“His sanity had seemed to be dropping by the minute. His daily sessions with Doctor Jericho – which at that point had become a part of his ritual – were not helping his mental health in the slightest. He dreaded every day he had to visit his office. He believed him to be abnormal, which I thought was unfair as I saw the Doctor as being strange, truly, but not as extreme as being deemed ‘abnormal’. He wanted nothing more to do with him. I think Felix was projecting his frustration on our head psychiatrist as well as other members of the facility, for he had become rash and unstable. He would shout at nurses, curse at doctors, insult scientists whenever he’d see them. I had been complained to on many occasions of his violent tendencies, as well as informed that he had been heard multiple times crying in his quarters while he slept. I had been informed even more that he laughed while he slept. His appetite had dwindled, and his breath had devolved into ragged and rapid fluctuations of the diaphragm. His heart rate and blood pressure had both doubled since he had started working in the laboratory, and his other vitals showed no signs of improvement.

“He was on the brink of breaking. His poor soul was ready to shatter in front of the entire complex at any moment. At length, his sessions with Doctor Jericho had ceased, for even the Doctor admitted that curing him of his mental issues was a bygone goal. He said my friend was finally past the point of no return. I had asked him what he meant by this, the Doctor, usually an over-talkative ‘holier-than-thou’ individual in the medical field, had merely shaken his head.

The daily physical and verbal examinations with the other doctors, – or as Felix had started calling them, ‘interrogations’, for that was undoubtedly what they had felt like to him – had also ceased in the general interest of all parties involved, for Felix had not been better to my colleagues than he had been to everyone else in the company. As a matter of fact, his whole daily ritual had been virtually thrown out the window. It was apparent that his irrationality had been tolerated for too long, and the doctors and scientists had had enough of it. The only activity of his previous regimen that did not change was his mediation in order to encounter an unseen plane, which he now had ample time to do. It was in his quarters where he would sit for hours at a time, listening, waiting – waiting for a sign, any sign that the experiment had not been for folly. He had no trouble listening – for what else was he able to listen to? – and yet there was still nothing.

“I would sometimes visit him in his room just to see him propped up on his cot meditating. He would not hear me enter, and I would sit with him for some time, but he wouldn’t open his eyes or acknowledge that I was there. So, mostly, I would leave him be. However, there was one time when I think the sickness in his mind had finally taken over like concrete settling in the sidewalk.

“I was hurrying through the east wing toward a meeting when I heard a loud languid shriek of mortal terror, the kind of shriek reserved for dying prey. I rushed to where the shout emanated from and I prayed I would not find what I was expecting, and yet I came across the door to Felix’s room, where the noise had undoubtedly been conjured. I hardly recall even opening the door – let alone grasping the knob and lock – before observing the distressful state of poor Felix. He was lying on the cold floor, his hands clamped violently at his temples. His eyes were squeezed closed and his screams punctured the sour air. I shook him by the shoulders until he stopped writhing and fixed his eyes upon mine. I stole the pad and pen next to his desk. It was filled with mad ramblings, so I turned to a fresh page and wrote ‘What ails you, my friend?’ He read it several times with wild unfocused eyes.

“‘Help me, Alexander,’ he said, his warbled voice unable to enunciate words like they used to. ‘Some villains keep pounding on that wall.’ He pointed a bony finger to the wall opposite the door, where ghosts of scratch and teeth marks permeated the surface.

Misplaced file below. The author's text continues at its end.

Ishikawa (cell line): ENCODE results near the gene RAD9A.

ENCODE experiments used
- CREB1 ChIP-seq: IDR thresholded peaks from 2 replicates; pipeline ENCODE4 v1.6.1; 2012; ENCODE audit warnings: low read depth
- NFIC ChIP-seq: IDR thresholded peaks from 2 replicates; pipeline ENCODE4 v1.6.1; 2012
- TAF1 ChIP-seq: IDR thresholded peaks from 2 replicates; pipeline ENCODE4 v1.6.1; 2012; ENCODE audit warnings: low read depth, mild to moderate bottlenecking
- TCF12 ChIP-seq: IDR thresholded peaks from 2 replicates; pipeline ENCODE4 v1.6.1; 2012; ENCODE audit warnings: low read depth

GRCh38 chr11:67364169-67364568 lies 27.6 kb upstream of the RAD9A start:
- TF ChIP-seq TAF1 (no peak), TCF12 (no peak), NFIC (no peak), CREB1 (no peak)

“I scribbled more on the pad. It said, ‘You must be mistaken. That wall leads nowhere but the outside.’

“‘All the more reason!’ he raved. ‘There is a gang of delinquents who will not allow me a morsel of respite nor peace. And they chant the same thing, Alexander. They chant ‘Three-Licks Felix, come out here and meet us! Three-Licks Felix, come out here and meet us!’ I’ve had no rest for the better part of three days!’

“I scrawled some more, ‘Have you so easily forgotten, dear Felix? Your room is on the second floor.’

“Some more days passed after that, I cannot remember how many. The weeks had started to meld together, merely marked by when the latest operation had taken place. Finally, the date for the fifth and final operation approached and soon arrived. This left me and my fellow doctors the unfortunate task of cutting into his occipital lobe, rendering Felix blind – a living vegetable. He had no more final requests, nothing he had wanted to see before he went back once more to that dreadful operating table. It was the night before the operation when I had observed a lunar calendar in one of my colleagues’ offices, and I had rushed to Felix’s quarters to give him the offer of seeing a full moon one last time. The weather had been perfect on that early June night, not a cloud in the sky over all of Concord. The stars had been out, and oh how wondrous they looked from the roof of the complex. I went to Felix, but he had been asleep on his cot when I entered. I wouldn’t have been able to stir him awake, he wouldn’t have had felt my touch, nor could I rouse him with my voice, he wouldn’t have heard me. He looked so pitiful and helpless in his position, curled up like a fetus in his mother’s womb. His covers were heavily upon him and, even though the summer night’s air was stifling in the laboratory – our air ducts were under maintenance – he did not care enough to take off his blankets. I placed a hand over his forehead, and oh how hot it had felt to the touch. He was burning up, but not with a fever as we found out that morning when we took his temperature. It was merely due to the hot atmosphere and the colossal weight of the blankets over his emaciated body. He didn’t care about the hot or cold in the world, he was numb to every element beyond what he could see with his eyes. I was deterred after seeing him forlorn in his position, so I left him there for one final night of peace and I enjoyed the moon’s radiance alone.